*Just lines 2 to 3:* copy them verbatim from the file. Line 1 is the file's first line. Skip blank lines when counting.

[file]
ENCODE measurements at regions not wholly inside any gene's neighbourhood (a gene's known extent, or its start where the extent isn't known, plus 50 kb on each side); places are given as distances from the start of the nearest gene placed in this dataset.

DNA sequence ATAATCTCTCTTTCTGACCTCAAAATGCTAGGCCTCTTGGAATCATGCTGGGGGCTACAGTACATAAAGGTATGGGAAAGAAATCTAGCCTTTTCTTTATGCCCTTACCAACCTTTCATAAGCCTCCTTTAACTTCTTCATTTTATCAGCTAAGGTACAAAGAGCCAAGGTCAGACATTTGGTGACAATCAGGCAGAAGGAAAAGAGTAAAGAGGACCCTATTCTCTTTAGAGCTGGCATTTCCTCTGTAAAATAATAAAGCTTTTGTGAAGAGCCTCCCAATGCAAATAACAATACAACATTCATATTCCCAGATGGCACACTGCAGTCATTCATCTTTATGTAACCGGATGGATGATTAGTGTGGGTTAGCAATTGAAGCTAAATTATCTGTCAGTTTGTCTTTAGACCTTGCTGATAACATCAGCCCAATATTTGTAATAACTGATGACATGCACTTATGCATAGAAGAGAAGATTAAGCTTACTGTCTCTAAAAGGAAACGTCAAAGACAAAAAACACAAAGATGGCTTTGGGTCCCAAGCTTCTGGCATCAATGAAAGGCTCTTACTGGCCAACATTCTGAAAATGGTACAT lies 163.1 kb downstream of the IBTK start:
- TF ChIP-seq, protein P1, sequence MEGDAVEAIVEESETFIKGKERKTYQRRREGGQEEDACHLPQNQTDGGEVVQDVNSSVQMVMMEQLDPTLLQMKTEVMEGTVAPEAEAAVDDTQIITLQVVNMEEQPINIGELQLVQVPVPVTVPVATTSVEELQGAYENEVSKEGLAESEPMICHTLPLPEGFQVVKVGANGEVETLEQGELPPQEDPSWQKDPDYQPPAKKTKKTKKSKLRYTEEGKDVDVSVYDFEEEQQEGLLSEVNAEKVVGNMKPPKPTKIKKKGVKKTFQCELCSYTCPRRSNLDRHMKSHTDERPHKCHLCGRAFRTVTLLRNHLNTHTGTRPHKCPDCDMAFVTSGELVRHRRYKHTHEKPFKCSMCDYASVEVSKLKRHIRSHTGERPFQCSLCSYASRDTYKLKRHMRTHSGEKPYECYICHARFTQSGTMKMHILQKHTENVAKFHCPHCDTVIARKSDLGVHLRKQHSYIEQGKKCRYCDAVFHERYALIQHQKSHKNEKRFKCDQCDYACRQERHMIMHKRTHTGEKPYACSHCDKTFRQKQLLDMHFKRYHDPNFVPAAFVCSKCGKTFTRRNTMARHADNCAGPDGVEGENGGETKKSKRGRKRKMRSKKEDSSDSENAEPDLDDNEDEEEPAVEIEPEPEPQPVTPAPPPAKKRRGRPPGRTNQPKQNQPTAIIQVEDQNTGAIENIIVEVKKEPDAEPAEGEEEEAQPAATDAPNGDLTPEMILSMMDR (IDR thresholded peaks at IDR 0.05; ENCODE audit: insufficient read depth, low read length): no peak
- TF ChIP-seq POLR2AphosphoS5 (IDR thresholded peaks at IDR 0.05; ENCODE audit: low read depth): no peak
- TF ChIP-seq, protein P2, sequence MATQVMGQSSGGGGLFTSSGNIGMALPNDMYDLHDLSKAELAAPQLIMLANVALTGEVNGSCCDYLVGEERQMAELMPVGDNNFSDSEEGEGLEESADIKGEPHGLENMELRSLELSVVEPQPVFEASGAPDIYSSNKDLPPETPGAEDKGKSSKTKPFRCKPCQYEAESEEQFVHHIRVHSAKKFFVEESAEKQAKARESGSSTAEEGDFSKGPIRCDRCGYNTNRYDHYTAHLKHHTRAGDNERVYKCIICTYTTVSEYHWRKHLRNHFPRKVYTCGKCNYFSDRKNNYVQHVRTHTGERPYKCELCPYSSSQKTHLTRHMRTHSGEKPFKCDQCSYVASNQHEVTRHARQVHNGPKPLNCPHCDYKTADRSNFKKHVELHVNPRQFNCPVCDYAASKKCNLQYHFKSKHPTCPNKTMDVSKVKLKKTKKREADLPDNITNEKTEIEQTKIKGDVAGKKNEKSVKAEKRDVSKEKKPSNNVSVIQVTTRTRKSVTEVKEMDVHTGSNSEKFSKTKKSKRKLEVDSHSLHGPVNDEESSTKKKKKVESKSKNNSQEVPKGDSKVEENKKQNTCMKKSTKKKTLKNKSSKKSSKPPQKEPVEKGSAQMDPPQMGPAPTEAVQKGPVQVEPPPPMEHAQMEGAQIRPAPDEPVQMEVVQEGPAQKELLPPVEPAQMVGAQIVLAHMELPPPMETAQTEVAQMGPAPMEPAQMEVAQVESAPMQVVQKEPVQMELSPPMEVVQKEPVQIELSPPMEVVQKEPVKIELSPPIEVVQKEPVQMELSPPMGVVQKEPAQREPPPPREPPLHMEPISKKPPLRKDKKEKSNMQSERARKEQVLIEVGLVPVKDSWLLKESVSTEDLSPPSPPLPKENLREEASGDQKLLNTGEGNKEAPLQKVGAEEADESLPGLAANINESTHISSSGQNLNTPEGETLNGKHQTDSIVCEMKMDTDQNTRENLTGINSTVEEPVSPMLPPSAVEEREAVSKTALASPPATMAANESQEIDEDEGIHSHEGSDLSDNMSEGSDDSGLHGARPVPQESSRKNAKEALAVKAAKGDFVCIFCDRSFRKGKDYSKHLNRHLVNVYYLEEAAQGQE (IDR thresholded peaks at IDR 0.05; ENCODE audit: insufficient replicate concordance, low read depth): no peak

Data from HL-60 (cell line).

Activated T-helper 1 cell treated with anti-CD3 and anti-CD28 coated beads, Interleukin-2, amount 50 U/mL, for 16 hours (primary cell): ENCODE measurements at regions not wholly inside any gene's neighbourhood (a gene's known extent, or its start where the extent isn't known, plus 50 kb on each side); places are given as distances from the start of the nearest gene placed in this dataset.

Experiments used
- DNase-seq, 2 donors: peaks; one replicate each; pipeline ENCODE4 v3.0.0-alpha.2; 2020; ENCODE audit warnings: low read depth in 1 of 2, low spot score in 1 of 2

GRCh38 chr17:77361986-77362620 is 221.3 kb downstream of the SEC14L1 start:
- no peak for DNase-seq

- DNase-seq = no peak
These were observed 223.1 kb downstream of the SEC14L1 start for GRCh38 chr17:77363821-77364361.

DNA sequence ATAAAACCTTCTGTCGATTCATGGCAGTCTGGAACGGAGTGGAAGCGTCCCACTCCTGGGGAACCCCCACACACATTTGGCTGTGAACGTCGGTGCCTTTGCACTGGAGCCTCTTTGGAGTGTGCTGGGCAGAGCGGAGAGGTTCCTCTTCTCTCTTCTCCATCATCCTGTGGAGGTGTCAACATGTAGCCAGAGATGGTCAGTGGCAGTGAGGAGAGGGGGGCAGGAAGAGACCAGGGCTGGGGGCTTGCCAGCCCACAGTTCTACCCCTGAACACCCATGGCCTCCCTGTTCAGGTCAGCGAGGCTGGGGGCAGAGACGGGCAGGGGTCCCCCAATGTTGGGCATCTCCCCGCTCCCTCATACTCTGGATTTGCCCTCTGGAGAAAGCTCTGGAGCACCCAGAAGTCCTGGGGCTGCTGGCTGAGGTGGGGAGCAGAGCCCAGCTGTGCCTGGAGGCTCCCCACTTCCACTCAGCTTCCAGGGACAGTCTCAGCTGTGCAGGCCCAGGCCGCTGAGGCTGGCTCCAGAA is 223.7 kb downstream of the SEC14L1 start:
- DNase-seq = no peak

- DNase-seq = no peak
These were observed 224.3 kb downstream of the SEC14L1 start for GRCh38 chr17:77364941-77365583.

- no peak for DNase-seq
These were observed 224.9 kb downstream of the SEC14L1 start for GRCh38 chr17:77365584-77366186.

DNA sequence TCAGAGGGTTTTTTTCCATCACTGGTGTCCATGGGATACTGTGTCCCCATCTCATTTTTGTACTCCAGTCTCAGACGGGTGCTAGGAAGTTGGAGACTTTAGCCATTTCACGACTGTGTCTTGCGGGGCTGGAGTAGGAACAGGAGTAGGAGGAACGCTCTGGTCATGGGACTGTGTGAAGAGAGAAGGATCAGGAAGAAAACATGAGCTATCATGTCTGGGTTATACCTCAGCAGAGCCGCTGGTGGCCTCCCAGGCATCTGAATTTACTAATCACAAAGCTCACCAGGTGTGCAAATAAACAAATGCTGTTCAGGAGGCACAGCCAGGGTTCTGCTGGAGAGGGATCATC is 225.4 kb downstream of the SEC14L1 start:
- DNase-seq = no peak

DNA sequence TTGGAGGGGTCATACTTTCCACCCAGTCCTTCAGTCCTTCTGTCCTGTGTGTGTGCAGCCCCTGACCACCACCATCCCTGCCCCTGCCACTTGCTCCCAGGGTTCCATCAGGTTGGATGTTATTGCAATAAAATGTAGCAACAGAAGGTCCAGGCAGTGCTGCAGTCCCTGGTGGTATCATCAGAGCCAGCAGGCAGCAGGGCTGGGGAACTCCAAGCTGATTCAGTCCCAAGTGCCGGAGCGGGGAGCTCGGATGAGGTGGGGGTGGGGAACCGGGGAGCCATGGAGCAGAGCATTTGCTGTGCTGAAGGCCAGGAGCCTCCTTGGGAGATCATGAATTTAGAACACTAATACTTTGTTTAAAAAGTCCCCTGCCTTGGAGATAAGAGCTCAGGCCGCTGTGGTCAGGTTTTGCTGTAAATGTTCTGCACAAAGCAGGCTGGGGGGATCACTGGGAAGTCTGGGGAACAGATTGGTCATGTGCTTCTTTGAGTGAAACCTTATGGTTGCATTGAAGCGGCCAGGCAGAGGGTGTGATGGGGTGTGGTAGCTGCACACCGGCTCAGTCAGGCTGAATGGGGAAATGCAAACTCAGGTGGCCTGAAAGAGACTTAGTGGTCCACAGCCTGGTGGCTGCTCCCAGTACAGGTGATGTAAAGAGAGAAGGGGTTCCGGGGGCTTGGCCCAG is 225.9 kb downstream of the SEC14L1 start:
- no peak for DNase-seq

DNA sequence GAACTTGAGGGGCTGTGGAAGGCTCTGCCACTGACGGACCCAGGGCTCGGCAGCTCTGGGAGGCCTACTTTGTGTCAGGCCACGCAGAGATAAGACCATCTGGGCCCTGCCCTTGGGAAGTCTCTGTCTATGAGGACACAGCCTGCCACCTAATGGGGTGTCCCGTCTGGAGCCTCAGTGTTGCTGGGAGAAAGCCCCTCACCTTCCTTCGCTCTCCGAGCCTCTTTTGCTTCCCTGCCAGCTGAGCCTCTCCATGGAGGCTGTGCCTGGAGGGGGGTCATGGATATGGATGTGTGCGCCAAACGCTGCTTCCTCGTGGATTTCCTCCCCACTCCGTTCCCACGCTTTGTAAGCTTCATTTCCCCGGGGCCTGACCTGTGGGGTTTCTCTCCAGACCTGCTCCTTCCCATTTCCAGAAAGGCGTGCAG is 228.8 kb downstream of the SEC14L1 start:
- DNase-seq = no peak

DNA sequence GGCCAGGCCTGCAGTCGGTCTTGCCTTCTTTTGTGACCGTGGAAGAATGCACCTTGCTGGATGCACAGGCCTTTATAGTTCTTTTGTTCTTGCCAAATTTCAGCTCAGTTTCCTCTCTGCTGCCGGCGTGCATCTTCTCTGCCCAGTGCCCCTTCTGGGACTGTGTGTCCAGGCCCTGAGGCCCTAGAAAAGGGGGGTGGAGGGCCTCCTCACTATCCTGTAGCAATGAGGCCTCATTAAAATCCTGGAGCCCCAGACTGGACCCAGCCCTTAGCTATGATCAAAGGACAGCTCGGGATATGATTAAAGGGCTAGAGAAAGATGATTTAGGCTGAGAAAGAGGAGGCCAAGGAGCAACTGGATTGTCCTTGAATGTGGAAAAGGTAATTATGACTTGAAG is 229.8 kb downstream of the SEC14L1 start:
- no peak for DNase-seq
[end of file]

DNA sequence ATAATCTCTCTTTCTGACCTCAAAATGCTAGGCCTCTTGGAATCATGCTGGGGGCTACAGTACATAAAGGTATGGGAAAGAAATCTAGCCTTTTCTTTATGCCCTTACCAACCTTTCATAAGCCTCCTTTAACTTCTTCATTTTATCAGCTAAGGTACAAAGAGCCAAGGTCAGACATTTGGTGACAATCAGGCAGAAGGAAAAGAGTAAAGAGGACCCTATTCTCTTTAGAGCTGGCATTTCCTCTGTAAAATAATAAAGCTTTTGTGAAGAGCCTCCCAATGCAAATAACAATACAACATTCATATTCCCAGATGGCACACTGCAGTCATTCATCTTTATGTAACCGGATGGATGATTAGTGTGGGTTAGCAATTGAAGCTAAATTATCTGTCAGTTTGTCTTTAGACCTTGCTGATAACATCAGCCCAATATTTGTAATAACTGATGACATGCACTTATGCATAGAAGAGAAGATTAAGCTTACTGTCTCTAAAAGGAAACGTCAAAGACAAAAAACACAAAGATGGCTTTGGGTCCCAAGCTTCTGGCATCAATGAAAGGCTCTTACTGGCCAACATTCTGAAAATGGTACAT lies 163.1 kb downstream of the IBTK start:
- TF ChIP-seq, protein P1, sequence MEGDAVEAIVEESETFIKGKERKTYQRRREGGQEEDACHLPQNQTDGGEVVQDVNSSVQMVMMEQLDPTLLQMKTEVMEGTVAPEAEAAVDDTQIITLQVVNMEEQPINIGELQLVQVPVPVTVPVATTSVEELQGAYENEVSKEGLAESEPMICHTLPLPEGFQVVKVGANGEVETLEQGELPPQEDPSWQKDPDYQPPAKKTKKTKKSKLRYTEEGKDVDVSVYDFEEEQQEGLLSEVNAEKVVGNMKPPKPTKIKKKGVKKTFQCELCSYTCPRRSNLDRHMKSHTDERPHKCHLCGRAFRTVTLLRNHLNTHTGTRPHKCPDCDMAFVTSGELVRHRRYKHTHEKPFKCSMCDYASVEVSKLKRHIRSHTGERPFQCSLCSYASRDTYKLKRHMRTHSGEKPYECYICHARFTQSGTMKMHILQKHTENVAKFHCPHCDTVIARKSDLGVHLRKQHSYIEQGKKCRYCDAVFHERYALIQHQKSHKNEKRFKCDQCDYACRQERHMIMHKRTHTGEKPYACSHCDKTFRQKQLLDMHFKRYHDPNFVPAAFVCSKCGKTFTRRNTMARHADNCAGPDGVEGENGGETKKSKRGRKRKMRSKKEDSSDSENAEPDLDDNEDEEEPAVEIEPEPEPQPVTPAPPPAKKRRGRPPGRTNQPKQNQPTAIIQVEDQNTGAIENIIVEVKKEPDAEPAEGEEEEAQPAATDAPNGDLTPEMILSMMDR (IDR thresholded peaks at IDR 0.05; ENCODE audit: insufficient read depth, low read length): no peak